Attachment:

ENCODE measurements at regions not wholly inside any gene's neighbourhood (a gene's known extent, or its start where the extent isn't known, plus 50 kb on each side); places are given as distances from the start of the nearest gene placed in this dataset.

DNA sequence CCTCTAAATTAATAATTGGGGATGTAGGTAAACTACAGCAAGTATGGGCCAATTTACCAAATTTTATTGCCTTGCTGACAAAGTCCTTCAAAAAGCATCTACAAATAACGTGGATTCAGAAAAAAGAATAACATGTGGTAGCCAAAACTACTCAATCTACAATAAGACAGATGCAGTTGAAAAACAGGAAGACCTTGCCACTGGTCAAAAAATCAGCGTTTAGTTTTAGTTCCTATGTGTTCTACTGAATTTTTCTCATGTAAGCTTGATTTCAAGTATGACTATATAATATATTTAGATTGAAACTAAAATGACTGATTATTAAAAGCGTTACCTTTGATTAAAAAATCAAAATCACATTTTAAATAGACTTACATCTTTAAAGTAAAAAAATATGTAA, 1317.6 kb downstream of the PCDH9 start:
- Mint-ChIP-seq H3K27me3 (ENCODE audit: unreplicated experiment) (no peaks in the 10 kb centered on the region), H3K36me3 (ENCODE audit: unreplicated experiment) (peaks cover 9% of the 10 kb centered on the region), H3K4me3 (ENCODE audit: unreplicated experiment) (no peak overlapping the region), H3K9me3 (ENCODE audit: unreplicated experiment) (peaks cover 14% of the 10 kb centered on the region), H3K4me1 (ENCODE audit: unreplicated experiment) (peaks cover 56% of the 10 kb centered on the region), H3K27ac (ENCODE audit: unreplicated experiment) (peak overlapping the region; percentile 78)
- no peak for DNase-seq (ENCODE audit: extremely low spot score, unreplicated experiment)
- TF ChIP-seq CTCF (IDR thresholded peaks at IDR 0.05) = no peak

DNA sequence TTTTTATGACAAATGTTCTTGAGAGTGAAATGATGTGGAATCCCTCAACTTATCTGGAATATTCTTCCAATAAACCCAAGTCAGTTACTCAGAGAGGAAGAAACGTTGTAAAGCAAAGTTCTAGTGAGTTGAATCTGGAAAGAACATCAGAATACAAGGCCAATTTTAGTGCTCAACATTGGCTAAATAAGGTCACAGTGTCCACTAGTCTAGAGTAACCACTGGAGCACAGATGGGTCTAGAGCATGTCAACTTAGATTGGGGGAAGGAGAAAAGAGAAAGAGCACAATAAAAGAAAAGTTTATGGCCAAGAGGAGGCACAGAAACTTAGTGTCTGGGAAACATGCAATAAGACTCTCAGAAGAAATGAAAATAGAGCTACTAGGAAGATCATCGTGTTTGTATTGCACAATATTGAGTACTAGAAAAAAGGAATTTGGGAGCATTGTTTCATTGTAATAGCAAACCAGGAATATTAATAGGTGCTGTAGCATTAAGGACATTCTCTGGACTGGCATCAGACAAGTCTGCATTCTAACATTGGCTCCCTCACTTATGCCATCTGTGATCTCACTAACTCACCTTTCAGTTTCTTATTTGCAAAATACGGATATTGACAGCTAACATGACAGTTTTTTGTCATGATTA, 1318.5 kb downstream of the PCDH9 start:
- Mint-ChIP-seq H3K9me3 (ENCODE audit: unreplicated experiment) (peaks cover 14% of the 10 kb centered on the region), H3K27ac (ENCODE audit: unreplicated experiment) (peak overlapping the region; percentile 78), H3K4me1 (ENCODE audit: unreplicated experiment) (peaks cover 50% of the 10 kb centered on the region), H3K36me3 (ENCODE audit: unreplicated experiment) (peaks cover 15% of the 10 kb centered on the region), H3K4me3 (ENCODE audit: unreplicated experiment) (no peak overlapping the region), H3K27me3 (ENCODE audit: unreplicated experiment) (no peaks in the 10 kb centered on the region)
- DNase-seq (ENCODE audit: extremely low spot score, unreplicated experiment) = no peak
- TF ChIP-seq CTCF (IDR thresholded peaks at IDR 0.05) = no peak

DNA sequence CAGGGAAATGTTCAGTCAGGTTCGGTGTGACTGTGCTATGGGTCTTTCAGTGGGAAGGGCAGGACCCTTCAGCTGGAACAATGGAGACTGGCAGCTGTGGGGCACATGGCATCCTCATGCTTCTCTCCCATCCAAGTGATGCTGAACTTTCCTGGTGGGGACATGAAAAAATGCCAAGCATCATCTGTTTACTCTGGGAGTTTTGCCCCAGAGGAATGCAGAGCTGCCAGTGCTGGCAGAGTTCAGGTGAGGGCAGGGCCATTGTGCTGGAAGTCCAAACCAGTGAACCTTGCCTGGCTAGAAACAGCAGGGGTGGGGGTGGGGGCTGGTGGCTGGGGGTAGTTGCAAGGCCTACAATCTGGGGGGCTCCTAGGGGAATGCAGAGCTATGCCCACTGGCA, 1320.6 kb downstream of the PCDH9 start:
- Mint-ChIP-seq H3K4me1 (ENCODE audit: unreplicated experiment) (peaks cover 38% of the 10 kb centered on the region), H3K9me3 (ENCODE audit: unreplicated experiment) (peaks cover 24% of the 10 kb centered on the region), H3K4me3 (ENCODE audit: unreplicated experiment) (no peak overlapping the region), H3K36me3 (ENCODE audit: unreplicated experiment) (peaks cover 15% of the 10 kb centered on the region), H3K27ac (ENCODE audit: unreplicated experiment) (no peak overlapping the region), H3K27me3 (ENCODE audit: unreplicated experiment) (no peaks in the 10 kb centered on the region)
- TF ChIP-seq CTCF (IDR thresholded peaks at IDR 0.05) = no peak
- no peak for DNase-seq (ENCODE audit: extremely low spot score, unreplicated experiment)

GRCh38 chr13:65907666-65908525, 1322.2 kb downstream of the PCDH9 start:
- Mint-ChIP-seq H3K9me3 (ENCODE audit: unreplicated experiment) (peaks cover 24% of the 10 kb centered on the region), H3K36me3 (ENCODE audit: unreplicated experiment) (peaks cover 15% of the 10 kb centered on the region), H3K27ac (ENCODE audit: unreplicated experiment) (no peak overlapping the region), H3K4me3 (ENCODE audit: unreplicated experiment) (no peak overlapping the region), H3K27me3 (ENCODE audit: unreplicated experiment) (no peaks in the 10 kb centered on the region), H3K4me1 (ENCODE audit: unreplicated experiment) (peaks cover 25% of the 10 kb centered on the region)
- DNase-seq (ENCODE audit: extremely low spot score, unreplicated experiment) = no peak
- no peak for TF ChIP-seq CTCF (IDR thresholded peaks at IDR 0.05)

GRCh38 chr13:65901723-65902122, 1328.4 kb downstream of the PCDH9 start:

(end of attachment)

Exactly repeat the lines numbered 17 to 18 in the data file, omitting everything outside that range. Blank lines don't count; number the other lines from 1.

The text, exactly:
- no peak for TF ChIP-seq CTCF (IDR thresholded peaks at IDR 0.05)

GRCh38 chr13:65901723-65902122, 1328.4 kb downstream of the PCDH9 start: